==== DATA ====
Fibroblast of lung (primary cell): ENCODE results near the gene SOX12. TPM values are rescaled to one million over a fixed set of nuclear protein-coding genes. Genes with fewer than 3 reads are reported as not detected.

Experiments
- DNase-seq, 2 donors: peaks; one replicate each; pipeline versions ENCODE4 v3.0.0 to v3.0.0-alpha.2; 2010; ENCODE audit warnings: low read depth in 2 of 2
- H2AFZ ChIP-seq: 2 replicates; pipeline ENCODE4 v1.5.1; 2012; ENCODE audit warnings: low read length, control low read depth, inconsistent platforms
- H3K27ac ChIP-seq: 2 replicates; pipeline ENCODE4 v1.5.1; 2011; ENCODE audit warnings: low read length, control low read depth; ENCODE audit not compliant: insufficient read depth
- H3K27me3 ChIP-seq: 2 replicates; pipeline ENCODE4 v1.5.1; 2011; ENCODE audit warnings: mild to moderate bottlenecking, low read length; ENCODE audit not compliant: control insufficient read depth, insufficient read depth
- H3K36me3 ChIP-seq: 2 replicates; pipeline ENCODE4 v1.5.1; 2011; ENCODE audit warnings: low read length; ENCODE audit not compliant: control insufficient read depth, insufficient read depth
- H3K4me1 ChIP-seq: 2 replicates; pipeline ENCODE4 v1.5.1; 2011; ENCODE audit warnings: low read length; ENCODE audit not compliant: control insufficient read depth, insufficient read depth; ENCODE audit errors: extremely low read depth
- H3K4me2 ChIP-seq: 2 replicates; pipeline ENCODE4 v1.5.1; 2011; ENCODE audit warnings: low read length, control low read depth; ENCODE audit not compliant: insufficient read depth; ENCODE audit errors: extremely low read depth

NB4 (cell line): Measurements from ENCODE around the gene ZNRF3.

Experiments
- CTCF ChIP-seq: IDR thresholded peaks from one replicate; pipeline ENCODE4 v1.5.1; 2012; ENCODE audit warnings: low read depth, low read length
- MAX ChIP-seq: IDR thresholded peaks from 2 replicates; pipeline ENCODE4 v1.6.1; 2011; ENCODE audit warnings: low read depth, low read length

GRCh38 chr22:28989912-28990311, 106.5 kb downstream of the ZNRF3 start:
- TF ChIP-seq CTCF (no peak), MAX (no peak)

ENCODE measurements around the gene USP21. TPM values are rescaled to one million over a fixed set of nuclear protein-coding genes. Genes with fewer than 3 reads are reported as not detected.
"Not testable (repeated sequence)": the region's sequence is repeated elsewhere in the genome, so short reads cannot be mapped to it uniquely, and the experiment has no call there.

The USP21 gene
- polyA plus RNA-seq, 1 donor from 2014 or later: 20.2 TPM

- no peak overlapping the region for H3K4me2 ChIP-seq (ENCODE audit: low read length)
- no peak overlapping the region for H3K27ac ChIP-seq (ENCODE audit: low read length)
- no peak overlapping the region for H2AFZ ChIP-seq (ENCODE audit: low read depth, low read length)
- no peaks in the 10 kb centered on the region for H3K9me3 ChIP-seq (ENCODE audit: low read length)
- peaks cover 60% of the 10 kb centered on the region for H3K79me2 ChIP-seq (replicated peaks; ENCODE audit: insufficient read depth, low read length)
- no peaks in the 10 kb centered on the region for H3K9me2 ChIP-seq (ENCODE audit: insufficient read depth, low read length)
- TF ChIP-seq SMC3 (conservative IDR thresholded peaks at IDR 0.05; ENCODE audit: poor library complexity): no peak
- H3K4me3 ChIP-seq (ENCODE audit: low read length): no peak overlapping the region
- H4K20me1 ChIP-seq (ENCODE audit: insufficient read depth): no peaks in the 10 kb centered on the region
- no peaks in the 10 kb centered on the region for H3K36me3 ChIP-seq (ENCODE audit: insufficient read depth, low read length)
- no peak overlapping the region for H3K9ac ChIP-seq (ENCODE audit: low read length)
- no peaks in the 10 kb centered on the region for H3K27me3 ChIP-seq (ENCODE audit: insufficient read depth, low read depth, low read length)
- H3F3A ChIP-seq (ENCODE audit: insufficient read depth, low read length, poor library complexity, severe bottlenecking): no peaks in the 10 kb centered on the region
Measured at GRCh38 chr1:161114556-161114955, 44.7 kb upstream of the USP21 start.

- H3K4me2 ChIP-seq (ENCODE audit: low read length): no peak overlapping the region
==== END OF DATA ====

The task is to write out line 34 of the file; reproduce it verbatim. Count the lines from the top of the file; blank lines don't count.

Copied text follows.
- H3K4me2 ChIP-seq (ENCODE audit: low read length): no peak overlapping the region